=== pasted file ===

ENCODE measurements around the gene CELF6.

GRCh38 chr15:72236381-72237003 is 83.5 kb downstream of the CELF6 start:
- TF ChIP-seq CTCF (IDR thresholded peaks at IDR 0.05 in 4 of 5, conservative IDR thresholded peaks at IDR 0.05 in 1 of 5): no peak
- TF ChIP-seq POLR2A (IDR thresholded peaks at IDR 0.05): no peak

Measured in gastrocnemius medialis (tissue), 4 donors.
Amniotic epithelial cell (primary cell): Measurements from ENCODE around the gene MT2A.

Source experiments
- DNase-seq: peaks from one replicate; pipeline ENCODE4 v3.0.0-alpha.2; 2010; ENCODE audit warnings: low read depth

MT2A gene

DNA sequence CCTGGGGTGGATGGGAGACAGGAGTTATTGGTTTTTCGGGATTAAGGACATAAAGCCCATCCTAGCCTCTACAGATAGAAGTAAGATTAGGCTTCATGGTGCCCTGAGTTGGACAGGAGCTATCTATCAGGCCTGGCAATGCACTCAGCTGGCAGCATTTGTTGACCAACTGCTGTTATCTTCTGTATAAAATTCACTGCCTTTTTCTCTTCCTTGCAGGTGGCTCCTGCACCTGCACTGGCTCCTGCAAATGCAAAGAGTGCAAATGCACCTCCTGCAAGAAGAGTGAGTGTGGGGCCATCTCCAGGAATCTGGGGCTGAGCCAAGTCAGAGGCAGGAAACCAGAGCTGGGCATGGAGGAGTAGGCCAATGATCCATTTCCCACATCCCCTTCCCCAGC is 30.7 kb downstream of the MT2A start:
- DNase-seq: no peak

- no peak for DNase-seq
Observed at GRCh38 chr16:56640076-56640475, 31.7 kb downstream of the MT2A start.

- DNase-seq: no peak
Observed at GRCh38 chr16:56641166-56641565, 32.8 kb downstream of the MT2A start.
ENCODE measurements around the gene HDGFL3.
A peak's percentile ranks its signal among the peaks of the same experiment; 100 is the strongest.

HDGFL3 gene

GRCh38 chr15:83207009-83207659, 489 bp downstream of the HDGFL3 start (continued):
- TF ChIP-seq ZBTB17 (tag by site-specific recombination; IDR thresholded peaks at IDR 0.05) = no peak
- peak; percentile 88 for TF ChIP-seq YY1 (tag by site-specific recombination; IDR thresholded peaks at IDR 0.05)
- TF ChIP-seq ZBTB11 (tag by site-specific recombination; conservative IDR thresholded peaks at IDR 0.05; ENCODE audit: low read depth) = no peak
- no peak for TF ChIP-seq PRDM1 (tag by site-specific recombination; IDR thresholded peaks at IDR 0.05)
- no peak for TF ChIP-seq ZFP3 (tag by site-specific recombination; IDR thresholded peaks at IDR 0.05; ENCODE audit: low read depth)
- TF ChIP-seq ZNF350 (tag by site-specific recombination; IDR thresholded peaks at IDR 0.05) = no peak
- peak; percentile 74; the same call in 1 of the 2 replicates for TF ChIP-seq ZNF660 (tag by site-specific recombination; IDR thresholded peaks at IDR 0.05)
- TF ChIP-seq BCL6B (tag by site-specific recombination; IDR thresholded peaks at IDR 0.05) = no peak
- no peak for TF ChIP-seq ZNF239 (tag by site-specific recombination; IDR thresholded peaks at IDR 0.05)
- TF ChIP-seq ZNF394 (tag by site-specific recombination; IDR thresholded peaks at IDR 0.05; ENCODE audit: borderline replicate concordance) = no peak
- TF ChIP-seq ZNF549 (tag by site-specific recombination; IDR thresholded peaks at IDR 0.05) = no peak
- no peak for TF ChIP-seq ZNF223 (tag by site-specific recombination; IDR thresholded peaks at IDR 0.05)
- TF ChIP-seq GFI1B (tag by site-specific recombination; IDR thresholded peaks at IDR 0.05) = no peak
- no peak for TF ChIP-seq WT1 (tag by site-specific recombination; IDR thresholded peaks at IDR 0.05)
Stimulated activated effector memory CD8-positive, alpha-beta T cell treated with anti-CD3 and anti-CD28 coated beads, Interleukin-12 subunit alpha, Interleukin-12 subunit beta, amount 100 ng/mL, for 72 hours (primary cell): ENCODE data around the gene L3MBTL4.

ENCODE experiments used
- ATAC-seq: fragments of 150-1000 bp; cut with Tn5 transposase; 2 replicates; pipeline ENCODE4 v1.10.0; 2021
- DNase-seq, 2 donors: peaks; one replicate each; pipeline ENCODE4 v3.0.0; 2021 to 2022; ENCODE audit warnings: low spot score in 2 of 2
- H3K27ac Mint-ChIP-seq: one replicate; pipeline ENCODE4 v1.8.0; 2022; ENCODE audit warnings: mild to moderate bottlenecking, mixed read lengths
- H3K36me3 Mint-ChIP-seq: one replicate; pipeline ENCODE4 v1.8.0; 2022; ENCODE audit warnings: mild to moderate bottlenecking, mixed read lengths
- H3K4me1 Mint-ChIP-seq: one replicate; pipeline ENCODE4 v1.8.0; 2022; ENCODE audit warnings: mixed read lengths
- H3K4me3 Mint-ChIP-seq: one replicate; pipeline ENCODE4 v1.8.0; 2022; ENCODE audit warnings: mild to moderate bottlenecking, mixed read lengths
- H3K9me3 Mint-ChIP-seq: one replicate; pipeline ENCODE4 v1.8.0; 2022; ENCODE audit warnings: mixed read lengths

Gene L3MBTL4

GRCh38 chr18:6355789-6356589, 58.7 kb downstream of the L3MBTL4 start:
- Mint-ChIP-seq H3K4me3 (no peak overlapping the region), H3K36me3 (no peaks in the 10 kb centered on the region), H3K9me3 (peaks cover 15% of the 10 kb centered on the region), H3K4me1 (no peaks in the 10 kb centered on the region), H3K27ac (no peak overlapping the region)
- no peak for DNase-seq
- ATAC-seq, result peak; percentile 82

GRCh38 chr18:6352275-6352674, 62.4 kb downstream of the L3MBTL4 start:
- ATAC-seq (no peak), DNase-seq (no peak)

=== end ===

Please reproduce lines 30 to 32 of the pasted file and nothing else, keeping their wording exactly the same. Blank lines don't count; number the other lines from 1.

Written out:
- TF ChIP-seq ZNF549 (tag by site-specific recombination; IDR thresholded peaks at IDR 0.05) = no peak
- no peak for TF ChIP-seq ZNF223 (tag by site-specific recombination; IDR thresholded peaks at IDR 0.05)
- TF ChIP-seq GFI1B (tag by site-specific recombination; IDR thresholded peaks at IDR 0.05) = no peak